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The 12-year-old forward signed a one-day contract with the club as a part of festivities organized by Make-A-Wish Mid-Atlantic.

WASHINGTON — D.C. United's latest signing was the definition of a high-energy player. He bounced around the locker room, a ball always at his feet. Went all out in training. Stayed late for extra finishing drills.

Signed to a one-day contract Saturday, Jordan Johansen enjoyed just a brief stint with United. The 12-year-old striker has returned to his home in Arizona and will continue to support the club from afar. But his impact on the team will undoubtedly carry on.

"It's nice during a season to get a reality check every now and then, and Jordan has given us that," United coach Ben Olsen said. "We're lucky to be a part of this."
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Diagnosed with cystic fibrosis, Johansen has no pancreas functionality, and a struggling liver and lungs that operate at 75 percent of their capacity. Yet that hasn't kept him from running a mile in 6 minutes, 9 seconds. Or hitting nearly 13 feet on the long jump.

Take a glance at Johansen and before noticing his freckled face or spiked blond bangs, you'll spot a perpetual smile. It was 4 a.m. Saturday when Johansen's mother, Schura, woke up to see that grin, accompanied by a question.

"Is it morning yet?"

Some five hours later, Johansen, his parents and his 7-year-old brother, Nathan, popped out of a limousine at RFK Stadium to kick off festivities made possible by Make-A-Wish Mid-Atlantic.

Following a stroll on the field with D.C. United play-by-play man Dave Johnson, Johansen ventured into the media room to make the acquisition official. By the time Olsen and general manager Dave Kasper arrived, the contract was already inked. Johansen just couldn't wait.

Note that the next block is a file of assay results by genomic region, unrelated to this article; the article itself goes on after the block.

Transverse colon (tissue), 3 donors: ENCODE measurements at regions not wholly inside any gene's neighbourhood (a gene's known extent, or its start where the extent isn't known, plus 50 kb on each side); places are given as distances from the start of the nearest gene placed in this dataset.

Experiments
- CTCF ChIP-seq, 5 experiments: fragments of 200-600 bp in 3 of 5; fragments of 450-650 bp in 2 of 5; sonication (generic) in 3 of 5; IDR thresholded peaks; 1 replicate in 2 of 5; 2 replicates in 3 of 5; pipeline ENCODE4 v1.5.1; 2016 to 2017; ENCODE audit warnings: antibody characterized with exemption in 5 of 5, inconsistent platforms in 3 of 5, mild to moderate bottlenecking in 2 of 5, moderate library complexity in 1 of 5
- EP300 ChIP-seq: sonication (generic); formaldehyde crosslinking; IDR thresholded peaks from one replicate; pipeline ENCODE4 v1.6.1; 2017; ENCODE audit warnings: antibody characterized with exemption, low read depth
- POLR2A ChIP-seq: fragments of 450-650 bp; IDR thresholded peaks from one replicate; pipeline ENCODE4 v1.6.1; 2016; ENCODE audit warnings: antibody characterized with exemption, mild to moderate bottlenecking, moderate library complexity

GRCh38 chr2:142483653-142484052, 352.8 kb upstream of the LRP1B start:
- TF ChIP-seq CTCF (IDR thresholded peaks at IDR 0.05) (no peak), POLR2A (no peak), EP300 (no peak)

"Where's our new player?" Olsen asked. "Did we get enough money in your contact?"

Once he had finished fielding questions from the press with sincere concision, Johansen strode into the home locker room and found his stall — sandwiched between those of right back Sean Franklin, his favorite player, and United captain Bobby Boswell.

After watching Franklin play for the LA Galaxy at a preseason tournament in Arizona, Johansen became an immediate fan. When a family friend got in touch with Franklin and passed along an autographed jersey and ball, Johansen's admiration grew. As Franklin moved from the Galaxy to United this past offseason, so did Johansen's allegiance.

"Jordan just fell in love with Sean," his mother said. "He's going to follow him wherever he goes."



Jordan Johansen is introduced alongside Dave Kasper and Ben Olsen. (Photo by Pablo Maurer)

Having pulled on his personalized No. 6 United shirt, Johansen took to the practice field with his brother. There they went through fitness exercises and short passing drills. Franklin gave Johansen some set-piece tips as well, and the two combined for a lengthy juggling display.

"It's a very humbling experience," Franklin said. "I'm glad I'm in a job where I can do that and provide a day to hang out with a great kid."

The next day, Franklin marched onto the field for United's match against Chivas USA with Johansen in hand. As Johansen's name was introduced in the starting lineup, the United supporters' groups held up banners welcoming him to the club and serenaded their new forward with chants of "Let's go Jordan."

After receiving an encouraging nudge on the shoulder from Olsen and shaking hands with Chivas captain Carlos Bocanegra, Johansen delivered a clean pass to Boswell for the game's ceremonial first kick.

United took over from there, rolling to a 3-1 win as Johansen and his family watched from field-side seats. Walking the pitch with Franklin postgame, Johansen raised his hands above his head and applauded the United fans.

As the supporters returned the favor, Franklin pulled his jersey off his back and handed it to his biggest admirer. It was a final memento from two days Johansen — and United — won't soon forget.

When asked the previous day to share his emotions on the experience, Johansen gave a succinct but telling response.

"I feel proud of myself," he said. "I made it this far."

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